Specifically, per a report in the Wall Street Journal, Experian, Equifax and TransUnion – the three major credit reporting agencies – will soon be readjusting their respective credit reporting models to omit tax liens and judgments. It’s a move that could help out millions of Americans when it comes taking control of their finances in the future.

What This Means

This move looks to help out millions of consumers and could very well raise the overall average credit score nationwide. This news is especially significant when you consider how crippling tax liens and judgments currently are to most consumers. Presently, tax liens and judgments, even if they’ve been resolved, can stay on a credit report for up to 10 years. That’s right, even if they’ve been paid off, a consumer’s best bet is to get it released and then petition the credit agencies to remove it from their record to avoid extensive credit repair.

Unresolved liens and judgments stay on a credit report for 15 years.

To be fair, there’s still some things that we don’t yet know when it comes to this news. For instance, will consumers have to petition the agencies to have liens and judgments removed? Or will the agencies perform this automatically? That’s an unknown. What’s not an unknown, however, is how positive a move like this can be for consumers.

Not Everyone’s Happy About It

While consumers should be welcoming this news, not everyone is happy about it. For instance, this report is putting lenders a little bit on edge. Why? Simple – it provides less data for them to assess consumer risk. When lenders make the decision on whether or not to approve a loan, it becomes a question largely of how reliable of a consumer they’re working with. A tax lien or judgment on one’s credit report would certainly factor into their decision, and being that it can take up to 15 years for such to be removed from an individual’s credit report, it provides lenders with more of a comprehensive history of consumer behavior. This news, obviously, alters that, giving lenders one less thing to ultimately analyze. In a worst-case-scenario situation, it could wind up burning a lender in the long run.

Public records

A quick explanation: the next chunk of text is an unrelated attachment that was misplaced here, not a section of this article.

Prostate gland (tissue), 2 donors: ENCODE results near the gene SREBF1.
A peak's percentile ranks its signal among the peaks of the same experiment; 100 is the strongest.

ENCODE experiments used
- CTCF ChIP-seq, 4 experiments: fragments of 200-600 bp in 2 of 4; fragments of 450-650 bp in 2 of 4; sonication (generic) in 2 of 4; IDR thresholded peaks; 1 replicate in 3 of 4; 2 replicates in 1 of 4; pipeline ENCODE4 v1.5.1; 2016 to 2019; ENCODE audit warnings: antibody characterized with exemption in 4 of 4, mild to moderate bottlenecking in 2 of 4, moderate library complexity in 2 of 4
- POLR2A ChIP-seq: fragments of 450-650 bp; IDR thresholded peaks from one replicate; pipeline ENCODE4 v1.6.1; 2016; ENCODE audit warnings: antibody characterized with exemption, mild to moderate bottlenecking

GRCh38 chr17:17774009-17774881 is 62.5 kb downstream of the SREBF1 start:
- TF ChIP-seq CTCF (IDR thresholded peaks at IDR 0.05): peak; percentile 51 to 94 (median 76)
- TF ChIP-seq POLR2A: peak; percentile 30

Public Records – How do they affect my credit score?


How Do Public Records Affect Your Credit Score?According to BSC Alliance, it’s estimated that anywhere from 1.3 to 1.5 million Americans file for bankruptcy protection each year. In 2013, Fox Business News reported that the IRS filed over 300,000 tax liens, or unpaid assessed money against your property or salary. Hundreds of thousands more Americans have court judgments filed against them.

So just what do bankruptcy, tax liens and court judgments have in common? They’re all types of public records – or public legal documents – that can appear, linger and negatively impact your credit score. In fact it’s estimated that bankruptcy alone can dock an otherwise good credit score of up to 200 points. But that might not be the worst part about this public record. Arguably the worst part about bankruptcy is that it can stay on your credit report for up to 10 years, if credit repair or debt management strategies are not applied.

Yes, for bankruptcy – as well as many other types of public records – one way to repair credit is to wait out the years until it expires from your credit history. It goes without saying that a key credit tip to maintaining a favorable score is to avoid these public record pitfalls. Here’s some additional information on public records and how it can impact you:

  • Bankruptcy: We already covered a bit about how filing for bankruptcy impacts your credit score and how it can stay on your credit history for 7 to 10 years, depending on which Chapter you file for. Having a bankruptcy removed from your credit report is challenging and will require several disputes, but it is possible, as long as it has been discharged.
  • Tax Lien: Tax liens are filed either against your money or your property, indicating that you owe money to the IRS. But tax liens work a bit differently than bankruptcy and other public records. That’s because after you pay a tax lien, it is “released.” And although even tax liens that have been released can stay on a credit report for up to 7 years, you can contact the IRS and request that the released lien by withdrawn. If your request is granted, the lien is removed from your credit report immediately.
  • Court judgment: Judgments are filed after you lose a trial or ignore a lawsuit and a court grants the opposing party the right to claim money, property, etc. from you. After they’re filed, they’ll stay on your credit report for up to 7 years. Additionally, judgments can be re-filed within that 7-year span and tack an additional 7 years onto the time it will impact you. Needless to say, it’s wise to avoid judgements, whether it be with a creditor, landlord, etc. So if you believe a court date is imminent, do what it takes to explore settling outside of the courthouse. Your credit score will thank you for the next seven years.
  • Other public records: Other types of public records your credit score could be burned on include foreclosure, wage garnishment and past due child support payments.

Public records can be a burden to your personal finances as well as your credit score. So try to avoid them, if at all possible. But if you can’t, it’s important to know what to expect. For additional information feel free to contact our office at 617-265-7900, or schedule s free consultation below.